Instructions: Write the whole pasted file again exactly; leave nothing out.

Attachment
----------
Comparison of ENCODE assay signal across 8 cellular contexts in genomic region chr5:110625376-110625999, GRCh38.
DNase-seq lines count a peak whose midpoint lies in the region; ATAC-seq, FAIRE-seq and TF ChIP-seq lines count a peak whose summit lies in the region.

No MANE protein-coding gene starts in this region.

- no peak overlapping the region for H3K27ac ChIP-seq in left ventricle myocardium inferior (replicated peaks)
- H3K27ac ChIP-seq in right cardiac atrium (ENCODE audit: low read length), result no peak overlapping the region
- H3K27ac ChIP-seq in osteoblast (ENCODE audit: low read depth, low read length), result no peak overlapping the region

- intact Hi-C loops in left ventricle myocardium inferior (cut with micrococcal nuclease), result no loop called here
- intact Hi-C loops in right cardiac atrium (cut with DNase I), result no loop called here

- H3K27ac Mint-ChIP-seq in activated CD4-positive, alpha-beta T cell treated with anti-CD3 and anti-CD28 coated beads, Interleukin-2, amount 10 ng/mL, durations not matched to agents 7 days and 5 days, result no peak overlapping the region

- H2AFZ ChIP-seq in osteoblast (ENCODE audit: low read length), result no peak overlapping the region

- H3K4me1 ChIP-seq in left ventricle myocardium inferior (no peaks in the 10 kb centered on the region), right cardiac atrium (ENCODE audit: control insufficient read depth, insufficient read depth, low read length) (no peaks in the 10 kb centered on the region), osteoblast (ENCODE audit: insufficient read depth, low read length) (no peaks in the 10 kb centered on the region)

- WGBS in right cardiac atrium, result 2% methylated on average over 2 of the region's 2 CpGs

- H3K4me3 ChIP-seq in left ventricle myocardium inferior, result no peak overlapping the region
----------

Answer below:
Comparison of ENCODE assay signal across 8 cellular contexts in genomic region chr5:110625376-110625999, GRCh38.
DNase-seq lines count a peak whose midpoint lies in the region; ATAC-seq, FAIRE-seq and TF ChIP-seq lines count a peak whose summit lies in the region.

No MANE protein-coding gene starts in this region.

- no peak overlapping the region for H3K27ac ChIP-seq in left ventricle myocardium inferior (replicated peaks)
- H3K27ac ChIP-seq in right cardiac atrium (ENCODE audit: low read length), result no peak overlapping the region
- H3K27ac ChIP-seq in osteoblast (ENCODE audit: low read depth, low read length), result no peak overlapping the region

- intact Hi-C loops in left ventricle myocardium inferior (cut with micrococcal nuclease), result no loop called here
- intact Hi-C loops in right cardiac atrium (cut with DNase I), result no loop called here

- H3K27ac Mint-ChIP-seq in activated CD4-positive, alpha-beta T cell treated with anti-CD3 and anti-CD28 coated beads, Interleukin-2, amount 10 ng/mL, durations not matched to agents 7 days and 5 days, result no peak overlapping the region

- H2AFZ ChIP-seq in osteoblast (ENCODE audit: low read length), result no peak overlapping the region

- H3K4me1 ChIP-seq in left ventricle myocardium inferior (no peaks in the 10 kb centered on the region), right cardiac atrium (ENCODE audit: control insufficient read depth, insufficient read depth, low read length) (no peaks in the 10 kb centered on the region), osteoblast (ENCODE audit: insufficient read depth, low read length) (no peaks in the 10 kb centered on the region)

- WGBS in right cardiac atrium, result 2% methylated on average over 2 of the region's 2 CpGs

- H3K4me3 ChIP-seq in left ventricle myocardium inferior, result no peak overlapping the region